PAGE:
Hylates was the Cypriot name for the god Apollo. He was one of the chief gods on the island, the god of the woods.

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Tempelcomplex van Apollo Hylates
Sanctuary of Apollo Hylates

The sanctuary of Apollo Hylates

In the south of Cyprus a holy place was created especially for the god Apollo or Hylates. It stands on the road to Paphos, 2.5 kilometres to the west of the town of Episkopi and not far from the famous archaeological complex at Kourion. This was once one of the most important religious centres in Cyprus. Apollo was worshipped here from the 8th century BC and the site kept its significance until the 4th century AD. In the course of time a number of buildings were added, and most of the ones to be seen now date from the 1st century AD. That was a period in which many older buildings were restored and, judging by the many remains still to be seen here, the work was obviously done well.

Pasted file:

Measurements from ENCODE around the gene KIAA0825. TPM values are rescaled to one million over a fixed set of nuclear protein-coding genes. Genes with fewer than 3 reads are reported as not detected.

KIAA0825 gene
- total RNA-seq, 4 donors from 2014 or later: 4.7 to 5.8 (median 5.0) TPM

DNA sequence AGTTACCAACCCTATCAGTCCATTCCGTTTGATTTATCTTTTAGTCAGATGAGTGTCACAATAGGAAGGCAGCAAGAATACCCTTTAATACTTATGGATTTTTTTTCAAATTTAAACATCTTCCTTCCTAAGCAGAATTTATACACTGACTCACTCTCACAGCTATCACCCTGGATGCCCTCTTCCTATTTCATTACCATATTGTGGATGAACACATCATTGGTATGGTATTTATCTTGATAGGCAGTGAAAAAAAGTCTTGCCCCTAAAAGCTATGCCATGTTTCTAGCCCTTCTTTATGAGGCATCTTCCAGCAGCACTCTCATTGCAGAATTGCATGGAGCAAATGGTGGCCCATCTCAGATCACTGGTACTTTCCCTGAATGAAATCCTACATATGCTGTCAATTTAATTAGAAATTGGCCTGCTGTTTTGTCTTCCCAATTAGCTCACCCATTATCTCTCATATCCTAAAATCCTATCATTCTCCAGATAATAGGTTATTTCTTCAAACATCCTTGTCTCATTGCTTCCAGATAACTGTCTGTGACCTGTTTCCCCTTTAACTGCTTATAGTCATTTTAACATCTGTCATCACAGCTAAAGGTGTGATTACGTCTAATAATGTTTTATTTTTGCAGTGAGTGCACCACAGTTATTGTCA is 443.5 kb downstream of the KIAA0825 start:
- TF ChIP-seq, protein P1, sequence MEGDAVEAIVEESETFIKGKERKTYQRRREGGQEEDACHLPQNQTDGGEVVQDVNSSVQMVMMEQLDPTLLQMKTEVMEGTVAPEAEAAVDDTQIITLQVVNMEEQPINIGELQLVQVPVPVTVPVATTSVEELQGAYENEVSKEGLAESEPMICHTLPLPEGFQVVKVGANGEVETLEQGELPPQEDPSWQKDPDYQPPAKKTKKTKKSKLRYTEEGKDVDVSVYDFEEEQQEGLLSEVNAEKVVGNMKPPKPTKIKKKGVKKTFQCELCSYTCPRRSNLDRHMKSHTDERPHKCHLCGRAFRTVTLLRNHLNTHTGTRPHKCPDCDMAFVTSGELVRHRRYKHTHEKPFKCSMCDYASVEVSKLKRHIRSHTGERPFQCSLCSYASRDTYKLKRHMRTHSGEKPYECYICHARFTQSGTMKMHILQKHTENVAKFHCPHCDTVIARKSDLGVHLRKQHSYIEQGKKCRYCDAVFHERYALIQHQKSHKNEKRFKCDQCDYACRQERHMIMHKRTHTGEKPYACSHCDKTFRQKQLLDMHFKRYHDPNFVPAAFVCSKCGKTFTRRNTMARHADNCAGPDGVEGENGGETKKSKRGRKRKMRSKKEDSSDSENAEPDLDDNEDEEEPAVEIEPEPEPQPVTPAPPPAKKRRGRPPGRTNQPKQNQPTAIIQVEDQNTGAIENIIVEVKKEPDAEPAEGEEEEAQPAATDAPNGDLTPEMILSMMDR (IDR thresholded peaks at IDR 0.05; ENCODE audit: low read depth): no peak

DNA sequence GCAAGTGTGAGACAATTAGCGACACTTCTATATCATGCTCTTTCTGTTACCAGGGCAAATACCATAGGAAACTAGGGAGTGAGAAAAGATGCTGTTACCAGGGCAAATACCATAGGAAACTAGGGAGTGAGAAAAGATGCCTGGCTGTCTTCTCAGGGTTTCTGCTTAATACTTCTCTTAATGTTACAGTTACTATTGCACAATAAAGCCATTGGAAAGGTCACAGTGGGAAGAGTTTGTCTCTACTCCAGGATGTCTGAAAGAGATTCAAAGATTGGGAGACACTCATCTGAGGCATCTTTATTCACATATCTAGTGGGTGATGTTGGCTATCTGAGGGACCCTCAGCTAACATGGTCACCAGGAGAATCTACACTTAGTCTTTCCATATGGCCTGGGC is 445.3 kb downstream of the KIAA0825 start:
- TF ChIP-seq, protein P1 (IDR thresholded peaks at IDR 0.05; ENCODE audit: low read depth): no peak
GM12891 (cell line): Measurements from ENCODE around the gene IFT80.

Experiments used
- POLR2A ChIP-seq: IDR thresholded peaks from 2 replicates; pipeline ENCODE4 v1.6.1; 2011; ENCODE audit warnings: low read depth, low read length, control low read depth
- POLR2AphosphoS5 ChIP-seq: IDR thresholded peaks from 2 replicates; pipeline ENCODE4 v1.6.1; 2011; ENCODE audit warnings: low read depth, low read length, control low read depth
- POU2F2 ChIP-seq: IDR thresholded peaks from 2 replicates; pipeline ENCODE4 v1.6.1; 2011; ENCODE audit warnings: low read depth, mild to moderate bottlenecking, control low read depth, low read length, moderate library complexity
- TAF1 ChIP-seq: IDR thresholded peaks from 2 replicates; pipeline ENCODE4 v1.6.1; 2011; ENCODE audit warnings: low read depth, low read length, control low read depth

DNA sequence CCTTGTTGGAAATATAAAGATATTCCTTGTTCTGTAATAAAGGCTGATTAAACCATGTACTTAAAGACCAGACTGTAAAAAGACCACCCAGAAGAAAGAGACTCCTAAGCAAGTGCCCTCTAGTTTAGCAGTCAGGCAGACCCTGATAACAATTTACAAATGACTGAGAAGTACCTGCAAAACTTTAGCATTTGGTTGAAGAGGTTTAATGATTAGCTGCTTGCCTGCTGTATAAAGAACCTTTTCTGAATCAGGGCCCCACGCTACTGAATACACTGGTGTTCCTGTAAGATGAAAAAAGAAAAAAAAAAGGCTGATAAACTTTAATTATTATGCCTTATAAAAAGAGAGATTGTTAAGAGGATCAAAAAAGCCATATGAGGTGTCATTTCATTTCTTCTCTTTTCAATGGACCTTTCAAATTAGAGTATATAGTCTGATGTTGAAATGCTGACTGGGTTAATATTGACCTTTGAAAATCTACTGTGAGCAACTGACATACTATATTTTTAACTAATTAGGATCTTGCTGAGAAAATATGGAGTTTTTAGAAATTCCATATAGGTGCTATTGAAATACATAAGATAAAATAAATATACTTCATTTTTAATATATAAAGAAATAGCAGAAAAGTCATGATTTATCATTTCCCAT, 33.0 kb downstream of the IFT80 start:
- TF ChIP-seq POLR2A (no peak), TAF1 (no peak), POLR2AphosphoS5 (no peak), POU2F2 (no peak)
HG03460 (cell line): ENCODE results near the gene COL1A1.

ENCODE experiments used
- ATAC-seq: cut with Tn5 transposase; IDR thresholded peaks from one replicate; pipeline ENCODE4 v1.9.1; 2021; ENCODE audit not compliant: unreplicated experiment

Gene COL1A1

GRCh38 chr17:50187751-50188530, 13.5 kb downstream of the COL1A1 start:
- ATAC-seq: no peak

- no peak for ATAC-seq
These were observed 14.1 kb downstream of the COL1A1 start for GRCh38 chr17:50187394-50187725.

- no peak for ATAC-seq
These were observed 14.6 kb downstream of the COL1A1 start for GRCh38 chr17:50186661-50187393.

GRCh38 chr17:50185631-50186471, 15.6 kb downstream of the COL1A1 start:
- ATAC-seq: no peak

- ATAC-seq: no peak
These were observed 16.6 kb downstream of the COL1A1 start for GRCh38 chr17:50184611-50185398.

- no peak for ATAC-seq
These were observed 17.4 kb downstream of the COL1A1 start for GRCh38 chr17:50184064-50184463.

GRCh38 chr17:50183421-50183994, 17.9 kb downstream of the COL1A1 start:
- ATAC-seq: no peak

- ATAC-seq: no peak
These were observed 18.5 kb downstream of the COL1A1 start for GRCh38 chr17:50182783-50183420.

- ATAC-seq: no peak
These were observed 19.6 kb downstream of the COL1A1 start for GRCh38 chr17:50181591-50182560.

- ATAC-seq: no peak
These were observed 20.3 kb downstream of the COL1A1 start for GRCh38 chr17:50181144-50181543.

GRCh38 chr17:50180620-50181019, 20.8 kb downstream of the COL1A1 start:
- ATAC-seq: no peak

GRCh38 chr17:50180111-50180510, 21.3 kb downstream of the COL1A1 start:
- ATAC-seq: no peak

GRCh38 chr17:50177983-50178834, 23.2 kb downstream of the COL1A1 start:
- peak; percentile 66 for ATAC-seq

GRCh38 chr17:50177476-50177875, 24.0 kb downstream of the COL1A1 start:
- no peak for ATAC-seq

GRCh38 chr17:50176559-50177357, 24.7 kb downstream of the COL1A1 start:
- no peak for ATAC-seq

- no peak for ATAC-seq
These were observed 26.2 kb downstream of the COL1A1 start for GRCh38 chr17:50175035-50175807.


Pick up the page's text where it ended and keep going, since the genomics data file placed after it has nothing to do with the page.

Tempelcomplex van Apollo Hylates
Sanctuary of Apollo Hylates

The site originally consisted of a temple, of which traces are still visible in the foundations of the present temple; a round monument which was probably used for specific rituals; and an altar. During the Roman period the complex was extended with various new buildings used among other things for accommodating visitors and as places where images could be placed for offerings. During excavations a well was found on the site in which there were many terracotta images and pots dating from the 5th century BC up to the Roman era.

A long street runs from north to south, leading to the Temple of Apollo Hylates. This temple was built during the Late Classical or Early Hellenic period. In the 1st century AD the temple was rebuilt by a different architect. On the eastern side of the outermost walls of the complex places have been found which it is thought were intended for athletic games. Here also the remains of baths have been found.

Heiligdom van Apollo Hylates
Sanctuary of Apollo Hylates
Heiligdom van Apollo Hylates
Sanctuary of Apollo Hylates
Vorig artikelKourion, impressive archaeological complex in Cyprus
Volgend artikelPollenanalyse – onderzoek naar stuifmeel
Harrie Wolters is algemeen directeur van het Hunebedcentrum.

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